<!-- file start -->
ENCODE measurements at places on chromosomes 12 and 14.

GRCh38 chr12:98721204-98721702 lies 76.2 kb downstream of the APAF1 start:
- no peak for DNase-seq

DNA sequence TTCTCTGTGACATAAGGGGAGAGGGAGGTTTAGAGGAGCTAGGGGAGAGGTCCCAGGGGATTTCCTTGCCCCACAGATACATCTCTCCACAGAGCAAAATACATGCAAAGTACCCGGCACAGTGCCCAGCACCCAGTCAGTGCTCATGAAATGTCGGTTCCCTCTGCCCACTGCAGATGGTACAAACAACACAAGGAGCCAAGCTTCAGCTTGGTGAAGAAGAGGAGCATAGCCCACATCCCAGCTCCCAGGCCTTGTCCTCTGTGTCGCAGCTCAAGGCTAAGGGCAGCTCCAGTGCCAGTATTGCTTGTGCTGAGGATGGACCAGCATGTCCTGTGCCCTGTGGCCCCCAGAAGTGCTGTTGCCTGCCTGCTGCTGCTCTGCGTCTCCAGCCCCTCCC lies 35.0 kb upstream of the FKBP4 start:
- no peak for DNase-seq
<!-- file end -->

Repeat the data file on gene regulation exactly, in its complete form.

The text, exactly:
ENCODE measurements at places on chromosomes 12 and 14.

GRCh38 chr12:98721204-98721702 lies 76.2 kb downstream of the APAF1 start:
- no peak for DNase-seq

DNA sequence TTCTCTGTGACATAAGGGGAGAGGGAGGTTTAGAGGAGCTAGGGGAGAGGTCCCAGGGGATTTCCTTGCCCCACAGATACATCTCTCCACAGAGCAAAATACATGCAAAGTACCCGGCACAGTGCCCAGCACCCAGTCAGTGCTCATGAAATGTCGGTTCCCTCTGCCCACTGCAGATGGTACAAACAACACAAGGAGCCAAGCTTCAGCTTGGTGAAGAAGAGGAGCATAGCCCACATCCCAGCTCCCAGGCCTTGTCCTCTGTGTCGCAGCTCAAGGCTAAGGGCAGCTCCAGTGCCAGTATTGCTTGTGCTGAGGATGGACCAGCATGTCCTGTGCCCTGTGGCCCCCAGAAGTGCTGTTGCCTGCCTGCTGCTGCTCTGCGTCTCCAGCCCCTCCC lies 35.0 kb upstream of the FKBP4 start:
- no peak for DNase-seq